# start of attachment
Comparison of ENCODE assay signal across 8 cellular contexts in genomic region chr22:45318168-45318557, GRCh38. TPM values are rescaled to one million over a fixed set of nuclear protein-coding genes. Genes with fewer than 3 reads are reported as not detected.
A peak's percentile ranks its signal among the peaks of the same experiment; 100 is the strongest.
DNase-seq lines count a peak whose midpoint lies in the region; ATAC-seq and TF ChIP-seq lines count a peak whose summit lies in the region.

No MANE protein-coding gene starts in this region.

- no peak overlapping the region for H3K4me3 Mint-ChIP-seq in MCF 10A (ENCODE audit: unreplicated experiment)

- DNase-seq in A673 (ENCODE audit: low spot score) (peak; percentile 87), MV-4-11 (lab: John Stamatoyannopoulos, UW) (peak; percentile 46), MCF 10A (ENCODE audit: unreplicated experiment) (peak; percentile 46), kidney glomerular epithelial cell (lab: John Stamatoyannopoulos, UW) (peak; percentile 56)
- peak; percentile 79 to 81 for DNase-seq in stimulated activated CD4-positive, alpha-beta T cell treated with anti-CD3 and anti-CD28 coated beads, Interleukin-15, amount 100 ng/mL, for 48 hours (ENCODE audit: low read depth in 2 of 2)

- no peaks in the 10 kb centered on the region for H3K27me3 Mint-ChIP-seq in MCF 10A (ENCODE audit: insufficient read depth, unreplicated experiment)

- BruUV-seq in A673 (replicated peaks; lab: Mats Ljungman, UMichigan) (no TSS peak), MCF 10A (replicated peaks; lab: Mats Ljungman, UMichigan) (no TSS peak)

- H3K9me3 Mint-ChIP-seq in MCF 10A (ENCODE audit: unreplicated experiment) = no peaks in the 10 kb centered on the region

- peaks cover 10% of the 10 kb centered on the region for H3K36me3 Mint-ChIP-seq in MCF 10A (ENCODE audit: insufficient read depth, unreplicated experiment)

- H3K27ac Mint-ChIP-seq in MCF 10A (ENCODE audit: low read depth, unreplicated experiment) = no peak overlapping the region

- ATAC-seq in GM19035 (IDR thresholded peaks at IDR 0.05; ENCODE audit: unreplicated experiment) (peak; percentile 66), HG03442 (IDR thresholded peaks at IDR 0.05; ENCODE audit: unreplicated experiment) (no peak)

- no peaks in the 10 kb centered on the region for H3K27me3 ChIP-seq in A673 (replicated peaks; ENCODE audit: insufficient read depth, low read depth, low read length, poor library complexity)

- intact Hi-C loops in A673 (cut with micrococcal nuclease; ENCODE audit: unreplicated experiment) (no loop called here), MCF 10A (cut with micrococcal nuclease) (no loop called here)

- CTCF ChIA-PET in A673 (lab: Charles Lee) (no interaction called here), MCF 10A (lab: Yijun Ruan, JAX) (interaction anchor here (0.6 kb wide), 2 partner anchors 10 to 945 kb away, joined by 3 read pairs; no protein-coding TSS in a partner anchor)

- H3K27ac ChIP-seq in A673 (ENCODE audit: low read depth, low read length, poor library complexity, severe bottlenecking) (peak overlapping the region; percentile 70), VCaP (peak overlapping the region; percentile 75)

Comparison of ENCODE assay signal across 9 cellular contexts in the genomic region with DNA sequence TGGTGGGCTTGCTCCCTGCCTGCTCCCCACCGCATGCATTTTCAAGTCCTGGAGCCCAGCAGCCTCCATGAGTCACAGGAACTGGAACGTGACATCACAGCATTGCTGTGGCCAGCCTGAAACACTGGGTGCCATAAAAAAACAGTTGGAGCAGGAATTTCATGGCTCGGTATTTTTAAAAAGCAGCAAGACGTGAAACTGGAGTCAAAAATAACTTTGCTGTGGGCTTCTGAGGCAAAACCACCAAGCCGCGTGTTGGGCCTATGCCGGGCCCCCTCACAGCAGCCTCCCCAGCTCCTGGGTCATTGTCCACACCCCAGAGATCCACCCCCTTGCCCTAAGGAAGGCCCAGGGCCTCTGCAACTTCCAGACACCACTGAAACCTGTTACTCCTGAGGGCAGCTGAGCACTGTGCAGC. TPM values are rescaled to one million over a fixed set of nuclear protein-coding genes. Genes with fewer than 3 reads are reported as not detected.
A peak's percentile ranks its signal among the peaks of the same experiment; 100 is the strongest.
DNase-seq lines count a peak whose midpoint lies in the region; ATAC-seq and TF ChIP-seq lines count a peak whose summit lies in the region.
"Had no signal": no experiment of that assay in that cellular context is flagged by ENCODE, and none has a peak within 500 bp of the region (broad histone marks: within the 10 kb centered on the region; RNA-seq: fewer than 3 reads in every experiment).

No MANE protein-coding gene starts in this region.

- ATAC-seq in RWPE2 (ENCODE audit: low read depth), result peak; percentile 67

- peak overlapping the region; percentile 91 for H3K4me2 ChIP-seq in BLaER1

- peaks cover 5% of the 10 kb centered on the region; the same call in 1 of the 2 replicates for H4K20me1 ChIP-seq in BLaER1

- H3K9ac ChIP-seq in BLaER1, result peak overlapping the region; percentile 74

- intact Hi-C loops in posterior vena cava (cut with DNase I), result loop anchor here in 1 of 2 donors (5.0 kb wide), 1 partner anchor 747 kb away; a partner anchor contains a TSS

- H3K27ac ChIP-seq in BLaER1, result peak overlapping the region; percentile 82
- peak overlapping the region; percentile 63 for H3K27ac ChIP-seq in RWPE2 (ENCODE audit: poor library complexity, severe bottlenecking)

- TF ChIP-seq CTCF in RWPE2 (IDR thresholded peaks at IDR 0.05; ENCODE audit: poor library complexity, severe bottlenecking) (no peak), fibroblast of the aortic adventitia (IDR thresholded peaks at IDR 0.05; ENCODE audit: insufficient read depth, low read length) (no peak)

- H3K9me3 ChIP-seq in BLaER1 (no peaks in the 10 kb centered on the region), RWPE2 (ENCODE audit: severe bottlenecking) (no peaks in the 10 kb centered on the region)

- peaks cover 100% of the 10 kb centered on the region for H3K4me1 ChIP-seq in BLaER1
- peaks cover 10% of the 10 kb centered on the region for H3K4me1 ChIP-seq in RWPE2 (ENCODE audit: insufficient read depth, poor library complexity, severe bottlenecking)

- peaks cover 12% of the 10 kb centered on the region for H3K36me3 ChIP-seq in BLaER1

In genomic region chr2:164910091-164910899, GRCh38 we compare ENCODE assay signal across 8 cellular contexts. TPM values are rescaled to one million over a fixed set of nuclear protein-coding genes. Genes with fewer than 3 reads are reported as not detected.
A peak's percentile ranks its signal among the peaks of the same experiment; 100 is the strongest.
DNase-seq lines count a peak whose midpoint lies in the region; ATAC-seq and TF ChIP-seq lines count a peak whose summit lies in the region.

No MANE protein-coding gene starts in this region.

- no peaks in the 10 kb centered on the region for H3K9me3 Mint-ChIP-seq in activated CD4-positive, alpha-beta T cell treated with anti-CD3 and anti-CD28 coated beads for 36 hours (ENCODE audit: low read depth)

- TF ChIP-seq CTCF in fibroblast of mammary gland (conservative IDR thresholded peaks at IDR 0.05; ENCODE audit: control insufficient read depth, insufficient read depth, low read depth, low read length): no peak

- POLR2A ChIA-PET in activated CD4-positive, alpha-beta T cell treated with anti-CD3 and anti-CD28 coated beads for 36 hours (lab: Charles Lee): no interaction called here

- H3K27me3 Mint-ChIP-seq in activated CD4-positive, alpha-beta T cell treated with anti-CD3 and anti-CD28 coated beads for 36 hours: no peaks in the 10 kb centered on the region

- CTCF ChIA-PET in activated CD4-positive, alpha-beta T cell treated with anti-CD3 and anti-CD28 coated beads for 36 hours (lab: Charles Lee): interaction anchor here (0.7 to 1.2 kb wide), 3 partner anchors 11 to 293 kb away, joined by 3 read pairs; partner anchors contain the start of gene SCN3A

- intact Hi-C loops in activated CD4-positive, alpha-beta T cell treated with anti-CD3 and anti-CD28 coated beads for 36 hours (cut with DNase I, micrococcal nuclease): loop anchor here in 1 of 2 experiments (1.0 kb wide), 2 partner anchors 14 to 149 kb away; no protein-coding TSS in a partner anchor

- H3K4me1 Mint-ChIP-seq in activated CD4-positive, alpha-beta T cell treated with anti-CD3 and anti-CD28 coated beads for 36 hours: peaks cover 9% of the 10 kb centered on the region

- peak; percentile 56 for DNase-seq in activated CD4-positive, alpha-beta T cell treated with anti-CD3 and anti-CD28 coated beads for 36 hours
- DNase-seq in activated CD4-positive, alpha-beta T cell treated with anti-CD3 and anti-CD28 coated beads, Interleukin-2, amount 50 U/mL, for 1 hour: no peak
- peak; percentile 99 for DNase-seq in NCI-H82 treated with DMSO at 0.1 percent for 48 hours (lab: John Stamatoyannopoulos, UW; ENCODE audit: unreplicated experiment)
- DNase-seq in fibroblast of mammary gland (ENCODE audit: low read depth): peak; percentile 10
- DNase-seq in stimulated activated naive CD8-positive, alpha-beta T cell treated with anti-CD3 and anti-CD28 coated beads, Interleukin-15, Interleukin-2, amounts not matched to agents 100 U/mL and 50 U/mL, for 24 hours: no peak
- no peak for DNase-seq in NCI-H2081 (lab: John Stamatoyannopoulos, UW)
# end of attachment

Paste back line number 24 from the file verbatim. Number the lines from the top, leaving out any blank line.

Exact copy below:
- peak overlapping the region; percentile 91 for H3K4me2 ChIP-seq in BLaER1